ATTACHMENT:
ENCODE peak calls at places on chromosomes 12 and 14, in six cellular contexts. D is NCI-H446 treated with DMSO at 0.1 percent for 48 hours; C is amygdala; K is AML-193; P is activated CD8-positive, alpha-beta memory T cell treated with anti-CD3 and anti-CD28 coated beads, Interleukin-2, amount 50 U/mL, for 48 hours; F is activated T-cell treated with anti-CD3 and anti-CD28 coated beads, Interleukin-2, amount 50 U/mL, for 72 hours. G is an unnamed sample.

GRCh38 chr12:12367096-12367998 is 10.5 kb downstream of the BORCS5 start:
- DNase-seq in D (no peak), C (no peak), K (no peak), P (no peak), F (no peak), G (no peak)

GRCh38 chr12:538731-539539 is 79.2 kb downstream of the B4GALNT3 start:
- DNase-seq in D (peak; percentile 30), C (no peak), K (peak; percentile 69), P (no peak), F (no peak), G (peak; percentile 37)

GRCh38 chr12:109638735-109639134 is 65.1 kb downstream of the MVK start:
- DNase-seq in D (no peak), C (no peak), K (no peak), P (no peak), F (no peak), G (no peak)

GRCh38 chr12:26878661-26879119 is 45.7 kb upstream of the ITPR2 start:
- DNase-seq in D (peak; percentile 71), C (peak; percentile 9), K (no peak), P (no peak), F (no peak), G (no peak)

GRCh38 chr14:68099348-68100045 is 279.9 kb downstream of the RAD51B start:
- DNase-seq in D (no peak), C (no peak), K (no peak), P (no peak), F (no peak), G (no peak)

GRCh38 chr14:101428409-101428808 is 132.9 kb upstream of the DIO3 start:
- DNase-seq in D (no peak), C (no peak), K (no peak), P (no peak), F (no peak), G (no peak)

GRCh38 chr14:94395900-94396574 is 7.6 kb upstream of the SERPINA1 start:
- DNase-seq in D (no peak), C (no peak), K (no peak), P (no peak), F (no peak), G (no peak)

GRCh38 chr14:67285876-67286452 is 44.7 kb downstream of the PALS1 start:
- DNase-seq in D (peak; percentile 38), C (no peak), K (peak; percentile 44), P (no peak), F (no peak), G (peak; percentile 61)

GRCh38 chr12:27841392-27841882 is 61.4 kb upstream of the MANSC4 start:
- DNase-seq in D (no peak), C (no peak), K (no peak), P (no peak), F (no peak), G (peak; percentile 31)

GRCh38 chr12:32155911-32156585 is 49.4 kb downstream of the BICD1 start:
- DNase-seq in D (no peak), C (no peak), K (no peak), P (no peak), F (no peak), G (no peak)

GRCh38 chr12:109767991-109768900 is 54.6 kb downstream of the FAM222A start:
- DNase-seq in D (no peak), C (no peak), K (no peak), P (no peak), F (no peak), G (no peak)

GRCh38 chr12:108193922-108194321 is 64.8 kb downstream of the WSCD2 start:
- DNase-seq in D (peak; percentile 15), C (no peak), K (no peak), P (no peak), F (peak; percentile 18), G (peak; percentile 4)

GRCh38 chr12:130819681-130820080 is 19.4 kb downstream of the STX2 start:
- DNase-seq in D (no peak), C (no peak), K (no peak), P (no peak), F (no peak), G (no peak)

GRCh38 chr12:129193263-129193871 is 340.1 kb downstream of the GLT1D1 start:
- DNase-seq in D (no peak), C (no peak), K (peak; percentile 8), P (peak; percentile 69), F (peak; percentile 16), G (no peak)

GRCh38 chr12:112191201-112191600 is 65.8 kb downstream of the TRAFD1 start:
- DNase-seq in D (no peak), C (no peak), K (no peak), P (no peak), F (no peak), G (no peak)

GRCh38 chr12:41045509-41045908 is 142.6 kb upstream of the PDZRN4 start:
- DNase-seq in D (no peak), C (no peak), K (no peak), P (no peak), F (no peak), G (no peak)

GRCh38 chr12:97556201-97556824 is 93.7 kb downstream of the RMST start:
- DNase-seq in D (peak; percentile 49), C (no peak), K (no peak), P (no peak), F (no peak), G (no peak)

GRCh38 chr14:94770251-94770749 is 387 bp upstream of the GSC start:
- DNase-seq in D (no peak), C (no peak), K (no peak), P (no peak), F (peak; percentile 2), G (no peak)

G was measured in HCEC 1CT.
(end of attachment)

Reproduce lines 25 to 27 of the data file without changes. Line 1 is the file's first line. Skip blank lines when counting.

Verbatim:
- DNase-seq in D (peak; percentile 15), C (no peak), K (no peak), P (no peak), F (peak; percentile 18), G (peak; percentile 4)

GRCh38 chr12:130819681-130820080 is 19.4 kb downstream of the STX2 start:
- DNase-seq in D (no peak), C (no peak), K (no peak), P (no peak), F (no peak), G (no peak)